I'll also dig out some other references and post them shortly.

Dunno why you say that. You always make me happier when you drop by...

21. Jan 31, 2013

### strangerep

"On the Mathematical Basis of the Dirac Formulation of Quantum Mechanics",
IJTP, vol 42, no 10, 2003, p2225.
(If you can't access that, send me a PM... ;-)

"Eigenfunction Expansions and Transformation Theory",
Available as: math/0607548

and of course, there's always the reliable, but less rigorous:

3) Rafael de la Madrid,
"The role of the rigged Hilbert space in Quantum Mechanics",
Available as: quant-ph/0502053

Ref (3) is more physicist-oriented, but it does give a more intuitive picture of how the small space $\Omega$ is constructed in terms of an initial Hilbert space, one or more unbounded operators with continuous spectra, and the sequence of seminorms (and hence nested Hilbert spaces) induced by the latter.

[And now I need to go over your post #17 again more closely... ]

22. Feb 1, 2013

### strangerep

So this corresponds to what others call the "canonical embedding map" ?
So this means $i$ is also a Hilbert-Schmidt operator ?
What do you mean by "diagonal argument" ?

23. Feb 1, 2013

### strangerep

In cases of physical interest, one usually performs the construction in a different sequence...

For a quantum theory, we must have a space with (+ve-definite) inner product which admits a probability measure. This is the Hilbert space $H_0$ (possibly after a completion in the norm induced by the inner product). The meaning of the "0" subscript will become clear below.

In a useful physical theory of dynamics, we essentially start from differential equations (of motion), and determine the maximal invariance group of this (system of) differential equation(s). This is the "dynamical group" -- it maps solutions of the dynamics among themselves. Depending on the degree of sophistication in the model, we might be content with restriction to a subgroup, rather than the maximal group.

So for a quantum-dynamical theory, this group must be represented as operators on the Hilbert space [note #1]. One might use group operators (i.e., in exponential form which are bounded), but more usually one finds the generators of the group and attempts to represent these on the Hilbert space. Typically, these generators are unbounded operators with continuous spectrum, hence cannot be defined everywhere on $H_0$.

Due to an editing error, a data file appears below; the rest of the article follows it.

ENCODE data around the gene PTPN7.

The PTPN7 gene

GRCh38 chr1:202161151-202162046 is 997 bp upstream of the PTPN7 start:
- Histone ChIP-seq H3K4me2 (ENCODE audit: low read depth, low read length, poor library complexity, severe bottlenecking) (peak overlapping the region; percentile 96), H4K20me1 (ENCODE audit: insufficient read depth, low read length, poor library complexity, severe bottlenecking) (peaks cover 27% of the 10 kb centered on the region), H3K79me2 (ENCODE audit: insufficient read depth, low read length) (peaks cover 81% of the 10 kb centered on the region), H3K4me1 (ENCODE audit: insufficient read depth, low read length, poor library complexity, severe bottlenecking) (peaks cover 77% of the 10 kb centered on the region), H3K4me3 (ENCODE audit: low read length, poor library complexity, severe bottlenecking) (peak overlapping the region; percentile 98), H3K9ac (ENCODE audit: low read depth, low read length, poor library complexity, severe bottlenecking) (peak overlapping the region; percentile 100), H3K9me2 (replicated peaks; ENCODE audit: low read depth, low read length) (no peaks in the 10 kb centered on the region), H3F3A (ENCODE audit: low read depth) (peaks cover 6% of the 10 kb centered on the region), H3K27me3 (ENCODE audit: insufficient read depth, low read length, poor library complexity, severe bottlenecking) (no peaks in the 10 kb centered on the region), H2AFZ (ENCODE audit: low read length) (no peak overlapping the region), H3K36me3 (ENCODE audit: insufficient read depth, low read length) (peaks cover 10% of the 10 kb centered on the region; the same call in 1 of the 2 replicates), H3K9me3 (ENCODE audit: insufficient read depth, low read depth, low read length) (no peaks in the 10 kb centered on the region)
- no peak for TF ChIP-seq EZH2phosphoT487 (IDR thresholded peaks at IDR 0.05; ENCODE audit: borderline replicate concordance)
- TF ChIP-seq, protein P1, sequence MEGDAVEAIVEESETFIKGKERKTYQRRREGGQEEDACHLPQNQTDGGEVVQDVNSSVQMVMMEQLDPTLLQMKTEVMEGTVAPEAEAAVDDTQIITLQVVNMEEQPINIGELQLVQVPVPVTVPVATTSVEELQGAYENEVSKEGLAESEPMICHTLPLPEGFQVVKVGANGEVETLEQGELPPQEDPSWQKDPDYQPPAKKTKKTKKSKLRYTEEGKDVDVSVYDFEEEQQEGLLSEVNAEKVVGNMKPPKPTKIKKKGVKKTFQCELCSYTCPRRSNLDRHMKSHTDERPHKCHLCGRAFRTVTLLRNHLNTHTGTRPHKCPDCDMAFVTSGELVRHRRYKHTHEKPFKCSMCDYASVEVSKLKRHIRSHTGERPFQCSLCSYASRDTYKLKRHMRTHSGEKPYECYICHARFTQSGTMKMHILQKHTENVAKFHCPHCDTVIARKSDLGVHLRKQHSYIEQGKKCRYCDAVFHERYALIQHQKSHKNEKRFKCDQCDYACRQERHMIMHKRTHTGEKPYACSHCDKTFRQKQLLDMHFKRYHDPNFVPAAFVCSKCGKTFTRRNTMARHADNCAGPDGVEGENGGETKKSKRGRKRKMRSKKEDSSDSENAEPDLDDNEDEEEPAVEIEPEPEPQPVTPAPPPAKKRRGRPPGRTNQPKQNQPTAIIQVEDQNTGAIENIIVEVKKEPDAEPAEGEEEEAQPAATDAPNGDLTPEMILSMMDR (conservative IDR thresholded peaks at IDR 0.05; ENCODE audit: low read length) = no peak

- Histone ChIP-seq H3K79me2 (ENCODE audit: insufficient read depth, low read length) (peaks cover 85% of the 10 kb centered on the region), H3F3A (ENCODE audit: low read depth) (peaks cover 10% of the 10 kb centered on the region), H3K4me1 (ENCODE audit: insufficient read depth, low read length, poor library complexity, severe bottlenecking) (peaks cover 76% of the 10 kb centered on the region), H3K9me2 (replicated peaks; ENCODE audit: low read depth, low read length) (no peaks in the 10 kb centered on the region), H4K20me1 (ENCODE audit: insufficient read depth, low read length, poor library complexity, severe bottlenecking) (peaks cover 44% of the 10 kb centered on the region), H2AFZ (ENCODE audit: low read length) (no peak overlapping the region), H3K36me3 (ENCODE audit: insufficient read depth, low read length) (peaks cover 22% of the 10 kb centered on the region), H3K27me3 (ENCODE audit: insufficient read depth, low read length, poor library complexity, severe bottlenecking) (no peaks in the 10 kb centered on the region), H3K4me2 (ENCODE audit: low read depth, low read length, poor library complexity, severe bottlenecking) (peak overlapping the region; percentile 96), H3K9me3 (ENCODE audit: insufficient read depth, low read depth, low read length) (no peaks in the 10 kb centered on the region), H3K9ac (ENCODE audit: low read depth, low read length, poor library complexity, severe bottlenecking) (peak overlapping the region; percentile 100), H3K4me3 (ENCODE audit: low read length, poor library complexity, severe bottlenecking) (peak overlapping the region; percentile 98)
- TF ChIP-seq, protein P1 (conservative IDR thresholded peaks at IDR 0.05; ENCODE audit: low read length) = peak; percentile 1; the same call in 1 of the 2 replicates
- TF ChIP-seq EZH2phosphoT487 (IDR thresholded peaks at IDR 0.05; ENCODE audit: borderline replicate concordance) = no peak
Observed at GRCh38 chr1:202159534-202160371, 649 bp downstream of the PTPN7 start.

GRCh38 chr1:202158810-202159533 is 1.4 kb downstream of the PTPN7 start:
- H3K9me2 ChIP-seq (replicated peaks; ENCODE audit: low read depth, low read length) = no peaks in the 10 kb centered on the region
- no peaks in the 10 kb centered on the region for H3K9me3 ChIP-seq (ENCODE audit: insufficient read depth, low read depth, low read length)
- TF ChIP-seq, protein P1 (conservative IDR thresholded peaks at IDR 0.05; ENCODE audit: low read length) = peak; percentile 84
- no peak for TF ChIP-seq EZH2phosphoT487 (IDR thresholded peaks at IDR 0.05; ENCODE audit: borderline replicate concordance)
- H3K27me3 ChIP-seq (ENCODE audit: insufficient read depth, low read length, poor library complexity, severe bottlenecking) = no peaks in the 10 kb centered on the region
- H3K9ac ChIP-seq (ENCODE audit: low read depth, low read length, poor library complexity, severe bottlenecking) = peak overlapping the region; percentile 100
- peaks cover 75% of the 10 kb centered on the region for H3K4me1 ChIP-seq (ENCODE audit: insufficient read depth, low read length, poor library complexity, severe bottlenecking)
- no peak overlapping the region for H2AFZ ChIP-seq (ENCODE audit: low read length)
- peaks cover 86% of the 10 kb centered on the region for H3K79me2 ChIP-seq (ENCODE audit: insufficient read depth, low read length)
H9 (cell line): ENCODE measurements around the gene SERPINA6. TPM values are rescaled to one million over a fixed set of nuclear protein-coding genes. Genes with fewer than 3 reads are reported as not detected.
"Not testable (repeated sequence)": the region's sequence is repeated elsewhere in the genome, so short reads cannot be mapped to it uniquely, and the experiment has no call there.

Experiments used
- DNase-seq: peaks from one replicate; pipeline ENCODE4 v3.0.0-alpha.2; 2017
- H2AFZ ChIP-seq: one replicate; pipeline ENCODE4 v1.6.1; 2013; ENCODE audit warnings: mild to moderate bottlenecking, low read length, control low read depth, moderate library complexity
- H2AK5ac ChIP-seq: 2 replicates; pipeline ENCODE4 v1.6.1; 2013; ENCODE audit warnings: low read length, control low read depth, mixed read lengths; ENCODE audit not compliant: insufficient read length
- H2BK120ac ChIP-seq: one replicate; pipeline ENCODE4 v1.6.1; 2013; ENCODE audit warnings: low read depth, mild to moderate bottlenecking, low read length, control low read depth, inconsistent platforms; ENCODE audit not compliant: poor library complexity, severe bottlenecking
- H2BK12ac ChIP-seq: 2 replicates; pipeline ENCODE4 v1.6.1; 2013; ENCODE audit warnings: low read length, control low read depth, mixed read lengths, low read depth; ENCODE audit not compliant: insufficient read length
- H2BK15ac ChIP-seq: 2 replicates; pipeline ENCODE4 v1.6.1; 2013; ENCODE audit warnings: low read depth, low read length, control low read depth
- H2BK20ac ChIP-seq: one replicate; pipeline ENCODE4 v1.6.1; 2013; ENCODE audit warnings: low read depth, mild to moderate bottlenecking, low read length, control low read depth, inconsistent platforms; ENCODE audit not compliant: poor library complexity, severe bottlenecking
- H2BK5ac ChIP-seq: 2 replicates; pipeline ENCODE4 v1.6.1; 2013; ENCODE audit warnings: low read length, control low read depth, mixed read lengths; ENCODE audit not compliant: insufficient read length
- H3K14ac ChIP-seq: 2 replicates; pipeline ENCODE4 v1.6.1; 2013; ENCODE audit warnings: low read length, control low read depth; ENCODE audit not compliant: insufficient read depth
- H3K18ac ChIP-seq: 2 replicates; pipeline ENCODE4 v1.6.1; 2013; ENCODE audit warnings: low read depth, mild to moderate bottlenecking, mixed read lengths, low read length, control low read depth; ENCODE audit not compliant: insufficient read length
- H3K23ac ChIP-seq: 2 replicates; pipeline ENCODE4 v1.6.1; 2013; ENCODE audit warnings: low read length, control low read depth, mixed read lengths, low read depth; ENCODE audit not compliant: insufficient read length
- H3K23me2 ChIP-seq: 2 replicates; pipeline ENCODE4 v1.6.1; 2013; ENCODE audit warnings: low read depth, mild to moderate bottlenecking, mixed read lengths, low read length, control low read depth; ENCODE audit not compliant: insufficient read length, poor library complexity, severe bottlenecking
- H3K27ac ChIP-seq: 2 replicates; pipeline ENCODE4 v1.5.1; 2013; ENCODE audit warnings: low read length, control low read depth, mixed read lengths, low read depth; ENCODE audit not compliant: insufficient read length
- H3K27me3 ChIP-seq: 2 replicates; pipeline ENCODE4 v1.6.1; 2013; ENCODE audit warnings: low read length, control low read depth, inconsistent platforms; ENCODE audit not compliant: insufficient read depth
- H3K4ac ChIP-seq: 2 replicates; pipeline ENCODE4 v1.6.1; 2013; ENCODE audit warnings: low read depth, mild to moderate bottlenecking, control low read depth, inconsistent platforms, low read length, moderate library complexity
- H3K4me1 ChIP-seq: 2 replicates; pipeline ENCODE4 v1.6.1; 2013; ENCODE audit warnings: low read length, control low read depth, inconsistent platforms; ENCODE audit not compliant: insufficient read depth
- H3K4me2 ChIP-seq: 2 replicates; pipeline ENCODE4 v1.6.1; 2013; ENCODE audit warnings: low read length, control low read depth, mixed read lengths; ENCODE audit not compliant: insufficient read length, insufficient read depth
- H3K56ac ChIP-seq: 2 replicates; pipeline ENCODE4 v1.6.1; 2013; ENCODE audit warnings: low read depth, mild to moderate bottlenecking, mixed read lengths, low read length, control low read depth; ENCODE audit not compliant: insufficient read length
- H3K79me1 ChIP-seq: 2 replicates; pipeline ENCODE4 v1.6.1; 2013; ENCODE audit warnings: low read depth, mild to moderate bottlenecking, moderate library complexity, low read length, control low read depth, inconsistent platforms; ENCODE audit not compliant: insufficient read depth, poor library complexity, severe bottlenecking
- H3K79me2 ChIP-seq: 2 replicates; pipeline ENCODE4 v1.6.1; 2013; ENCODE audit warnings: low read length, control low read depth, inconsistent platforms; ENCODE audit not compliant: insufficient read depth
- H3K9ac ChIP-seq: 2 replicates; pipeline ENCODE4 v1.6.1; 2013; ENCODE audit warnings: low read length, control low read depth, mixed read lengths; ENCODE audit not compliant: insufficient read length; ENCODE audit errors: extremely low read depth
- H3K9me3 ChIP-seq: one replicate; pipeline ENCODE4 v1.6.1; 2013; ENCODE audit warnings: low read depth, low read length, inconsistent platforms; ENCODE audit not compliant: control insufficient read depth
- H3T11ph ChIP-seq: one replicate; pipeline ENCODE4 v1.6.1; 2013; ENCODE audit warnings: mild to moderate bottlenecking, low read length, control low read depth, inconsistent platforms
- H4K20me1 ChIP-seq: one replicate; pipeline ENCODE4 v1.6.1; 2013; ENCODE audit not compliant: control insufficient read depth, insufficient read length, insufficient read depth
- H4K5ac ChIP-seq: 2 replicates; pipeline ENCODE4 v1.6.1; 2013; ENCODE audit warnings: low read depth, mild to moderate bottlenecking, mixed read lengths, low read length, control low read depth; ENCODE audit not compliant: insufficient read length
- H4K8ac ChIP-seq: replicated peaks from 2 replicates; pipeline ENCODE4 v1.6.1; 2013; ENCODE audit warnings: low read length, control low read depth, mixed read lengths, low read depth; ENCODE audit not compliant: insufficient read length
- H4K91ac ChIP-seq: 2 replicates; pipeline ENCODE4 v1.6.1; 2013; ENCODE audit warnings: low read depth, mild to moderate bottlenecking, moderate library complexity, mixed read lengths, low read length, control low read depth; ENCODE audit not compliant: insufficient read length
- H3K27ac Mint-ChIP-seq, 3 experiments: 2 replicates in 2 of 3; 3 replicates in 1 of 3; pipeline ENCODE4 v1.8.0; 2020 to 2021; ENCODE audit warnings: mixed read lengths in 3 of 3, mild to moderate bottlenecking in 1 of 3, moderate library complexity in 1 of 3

Take a typical such generator $P$ (ordinary momentum), represented by (e.g.,) $-i\hbar\partial_x$ on $H_0$, being a Hilbert space of square-integrable wave functions. Now define
$$H_1 ~:=~ \left\{ \psi\in H_0 : P\psi \in H_0 \right\} ~.$$ Clearly $H_1 \subset H_0$. Further, if the norm on $H_0$ is denoted $\|\psi\|_0$, we can define another norm on $H_1$ :
$$\|\psi\|_1 ~:=~ \|\psi\|_0 + \|P\psi\|_0 ~,$$ so that $\|\psi\|_1 \le \|\psi\|_0$. Clearly, both norms $\|\cdot\|_0$ and $\|\cdot\|_1$ are well-defined on $H_1$ and one can define a new topology $\tau_1$ on $H_1$ via the 1-norm.

Continuing in this way we can define a sequence of nested spaces, e.g.,
$$H_{n+1} ~:=~ \left\{ \psi\in H_n : P\psi \in H_n \right\} ~,$$ and corresponding $(n+1)$--norms similarly. Thus, one has an infinite sequence of nested spaces with a corresponding sequence of seminorms and topologies. Gel'fand & Vilenkin call this setup a "countably-Hilbert" space. Then, one puts
$$\Omega ~:=~ \bigcap_{n=0}^\infty H_n ~,$$ thus arriving at the "small" space in the triple (which hopefully is not trivially empty).

Anyway,... the point of posting all this is because I'm not sure whether the extra structure implied by the above might affect what you've been saying about duals...

[Edit: I also think this construction guarantees that each canonical embedding map from $H_{n+1}$ into $H_n$ is nuclear (Hilbert-Schmidt). It appears (eg Wiki) that "nuclear" requires only trace-class embedding operators, but the nuclear spectral theorem seems to require Hilbert-Schmidt embedding operators. Can you shed any more light on this?]

[Note #1: Algebraic quantum theory handles this differently: one constructs abstract functionals over a $C^*$--algebra related to the dynamical group.]

Last edited: Feb 1, 2013
24. Feb 1, 2013

### micromass

Yes.

The only Hilbert-Schmidt operators I ever encountered were of the form $T\rightarrow H$ between Hilbert spaces. I don't see how i is of this form. But I'm sure that generalizations exist.

The idea is the following. Assume that there is a countably dense subset
$$\{\mathbf{x}_1,\mathbf{x}_2,...\}$$ of $\ell^\infty$. Then we can write this as

$$\mathbf{x}_1: ~x_1^1 ~ x_1^2~ x_1^3 ~ ...$$
$$\mathbf{x}_2: ~x_2^1 ~ x_2^2~ x_2^3 ~ ...$$
$$\mathbf{x}_3: ~x_3^1 ~ x_3^2~ x_3^3 ~ ...$$
and so on
But consider the following diagonal sequence: $(x_n^n +1)_n$. This is an element of $\ell^\infty$, but it has distance at least 1 from any of the $\mathbf{x}_k$. So our set isn't dense.

I have to admit that this entire post by you is very fascinating. But unfortunately, I am very much out of my comfort zone here, so I can't really help. Gelfand & Vilenkin looks a really nice book, so I will go through it. Maybe I can answer some more after I have read up on the book and the other references you posted.

25. Feb 1, 2013

### micromass

Gelfand-Vilenkin seem to define a rigged Hilbert space as a nuclear countably Hilbert space $\Phi$ together with a continuous, injective, linear map $T:\Phi\rightarrow H$ into a Hilbert space.

However, since $\Phi$ is nuclear countably Hilbert, it is separable. This seems very much nontrivial, but Gelfand and Vilenkin do prove it (in an earlier volume). Furthermore, any nuclear countably Hilbert space is reflexive. This means that $\Phi^\times$ is separable as well.

So if we use the definition from Gelfand-Vilenkin, then we can answer (1) and (2) with yes.